Room and timetabling

1 The room

The room is part of the ’emotionally  containing’ environment that the group aims to provide. Ensure a suitable room is available for 1 hour at the same time every week for 10 weeks. Put a timetable on the door if there is not already one there and fill in your time. You might consider making an ‘engaged’ sign to put on the door when the sessions are running.

A room with a door is required – a corridor or a hall is not suitable – so that the session is not disturbed. It is important to be able to use the same room each week as familiarity with the learning space helps children with emotional difficulties to settle. A pleasant room that has space for a table around which 6 children and a teacher can be comfortably seated is required for groups and a smaller space for individual sessions. It is a bonus if there is enough spare floor space for activities such as relaxation or short games for ending the session. Arranging tables and laying out writing equipment in advance, shows the children on arrival that they have already been thought about.

2 Timing

Group sessions need to be between 45-60 minutes and should be time-tabled in such a way that the children go into a break-time or a new lesson rather than joining the tail-end of another lesson where they will not know what they are doing.

3 Duration

Ten weeks is a suitable length of time to run either a group or an individual programme. This allows time to establish the teacher-child relationship, to institute a routine of working and in the case of groups for a dynamic between the members to evolve. Consideration should be given to the ending of a course of sessions and this is discussed below.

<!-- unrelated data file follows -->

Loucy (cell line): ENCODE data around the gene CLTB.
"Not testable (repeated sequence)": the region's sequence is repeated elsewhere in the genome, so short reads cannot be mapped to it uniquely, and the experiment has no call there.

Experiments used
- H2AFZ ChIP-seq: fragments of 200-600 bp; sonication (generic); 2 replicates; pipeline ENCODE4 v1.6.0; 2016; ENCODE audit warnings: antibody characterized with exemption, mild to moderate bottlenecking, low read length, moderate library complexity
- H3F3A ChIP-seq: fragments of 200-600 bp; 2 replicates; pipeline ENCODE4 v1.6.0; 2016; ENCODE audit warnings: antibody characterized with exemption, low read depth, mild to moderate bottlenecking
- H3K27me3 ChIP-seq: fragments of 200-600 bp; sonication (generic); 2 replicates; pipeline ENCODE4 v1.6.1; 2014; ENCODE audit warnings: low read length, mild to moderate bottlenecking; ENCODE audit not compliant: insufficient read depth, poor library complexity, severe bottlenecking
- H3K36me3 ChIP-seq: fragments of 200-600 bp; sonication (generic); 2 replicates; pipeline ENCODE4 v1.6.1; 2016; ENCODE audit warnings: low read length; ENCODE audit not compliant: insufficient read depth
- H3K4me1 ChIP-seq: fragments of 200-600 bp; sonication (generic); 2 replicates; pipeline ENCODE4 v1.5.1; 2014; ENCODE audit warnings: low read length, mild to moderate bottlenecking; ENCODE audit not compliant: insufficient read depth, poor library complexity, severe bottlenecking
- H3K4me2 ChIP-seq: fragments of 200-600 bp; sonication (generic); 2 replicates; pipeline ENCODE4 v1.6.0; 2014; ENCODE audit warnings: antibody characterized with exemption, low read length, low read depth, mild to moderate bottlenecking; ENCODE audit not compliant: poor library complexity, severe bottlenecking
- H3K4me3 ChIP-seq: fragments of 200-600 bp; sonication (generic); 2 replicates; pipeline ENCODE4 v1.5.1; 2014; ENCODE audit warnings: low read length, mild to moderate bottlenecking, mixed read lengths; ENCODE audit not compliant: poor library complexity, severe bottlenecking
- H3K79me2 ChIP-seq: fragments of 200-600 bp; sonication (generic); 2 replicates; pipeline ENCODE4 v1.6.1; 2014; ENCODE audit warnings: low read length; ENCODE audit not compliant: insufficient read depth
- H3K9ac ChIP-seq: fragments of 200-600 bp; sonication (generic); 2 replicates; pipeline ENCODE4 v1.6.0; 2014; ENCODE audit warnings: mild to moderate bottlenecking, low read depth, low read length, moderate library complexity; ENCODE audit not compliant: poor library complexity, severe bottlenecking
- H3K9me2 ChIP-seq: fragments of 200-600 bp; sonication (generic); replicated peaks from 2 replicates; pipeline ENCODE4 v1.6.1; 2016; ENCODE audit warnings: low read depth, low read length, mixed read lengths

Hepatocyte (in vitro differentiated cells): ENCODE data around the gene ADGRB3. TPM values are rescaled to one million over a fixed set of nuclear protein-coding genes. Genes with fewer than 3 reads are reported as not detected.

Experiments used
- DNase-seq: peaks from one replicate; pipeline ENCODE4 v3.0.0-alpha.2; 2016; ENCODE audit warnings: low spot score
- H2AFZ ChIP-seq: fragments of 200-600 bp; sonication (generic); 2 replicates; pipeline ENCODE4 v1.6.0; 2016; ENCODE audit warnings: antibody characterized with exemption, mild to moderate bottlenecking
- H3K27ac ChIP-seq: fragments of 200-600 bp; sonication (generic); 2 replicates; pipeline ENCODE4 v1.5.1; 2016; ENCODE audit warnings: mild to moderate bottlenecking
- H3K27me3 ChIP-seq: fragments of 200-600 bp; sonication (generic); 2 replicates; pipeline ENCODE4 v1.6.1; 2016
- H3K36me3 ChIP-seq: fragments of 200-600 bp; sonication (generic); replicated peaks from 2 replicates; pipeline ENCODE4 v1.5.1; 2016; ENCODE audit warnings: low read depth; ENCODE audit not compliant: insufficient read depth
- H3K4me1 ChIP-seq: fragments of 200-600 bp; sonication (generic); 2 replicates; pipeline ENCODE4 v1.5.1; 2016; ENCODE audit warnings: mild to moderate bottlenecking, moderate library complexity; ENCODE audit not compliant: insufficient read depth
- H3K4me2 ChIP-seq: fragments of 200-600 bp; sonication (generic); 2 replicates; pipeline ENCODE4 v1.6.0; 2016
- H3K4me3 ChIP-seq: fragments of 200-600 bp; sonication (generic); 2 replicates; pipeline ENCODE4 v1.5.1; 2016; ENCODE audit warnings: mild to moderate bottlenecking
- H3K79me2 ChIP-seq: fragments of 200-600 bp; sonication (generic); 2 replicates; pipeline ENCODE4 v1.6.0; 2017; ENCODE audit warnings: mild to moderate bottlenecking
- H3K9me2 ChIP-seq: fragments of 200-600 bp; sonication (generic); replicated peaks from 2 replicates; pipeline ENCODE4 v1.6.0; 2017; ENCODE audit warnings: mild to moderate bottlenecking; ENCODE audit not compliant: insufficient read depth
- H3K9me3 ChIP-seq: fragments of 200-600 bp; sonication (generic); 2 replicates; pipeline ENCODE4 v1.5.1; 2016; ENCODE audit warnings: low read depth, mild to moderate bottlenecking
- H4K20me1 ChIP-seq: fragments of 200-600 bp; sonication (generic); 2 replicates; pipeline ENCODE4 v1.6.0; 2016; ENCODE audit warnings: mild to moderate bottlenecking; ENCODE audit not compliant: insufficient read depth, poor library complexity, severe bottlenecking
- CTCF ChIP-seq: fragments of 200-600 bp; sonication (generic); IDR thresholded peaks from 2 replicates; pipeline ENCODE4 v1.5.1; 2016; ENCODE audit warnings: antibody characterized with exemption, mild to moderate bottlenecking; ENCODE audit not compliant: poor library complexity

4 Consistency and regularity

Consistency and regularity is of the utmost importance for these children, who may sometimes have felt forgotten, overlooked or abandoned in the past. Checking that they know which day and what time the group takes place, reminding them of any breaks due to holidays or school events and ensuring that they are given good notice of any changes, are all ways of helping them to feel thought about.

If it is necessary to cancel a session, the reason for this should be shared with the children and, when advance warning is not possible, a message can be sent to the children via their classteacher. Senior management need to be aware that session regularity is an important element when working with anxious children and take this into account when planning issues such as cover for absent colleagues.

5 Beginnings and Endings

Special consideration needs to be given to the beginning and ending of a course of sessions.

The beginning is addressed in the initial interview with pupils.

Pupils should be reminded of the ending of the group at least three weeks in advance. This will allow for the completion of any story in progress as well as to come to terms emotionally with the ending of the group.

Children can quickly come to appreciate the nurturing quality of the sessions and can also become distressed when they realise the sessions are going to end. Part of the emotional literacy aspect of this work is to encourage the children to verbalise and discuss such feelings. This can be modelled by the teacher expressing how she is feeling about the ending.

Some children may have previously experienced traumatic or sudden relationship endings through parental separation, bereavement or child protection proceedings. This previously experienced anxiety can often be unconsciously transferred onto other significant endings.

Read more …

Therapeutic Story Writing book coverTherapeutic Storywriting – A Practical Guide to Developing Emotional Literacy.

Read more…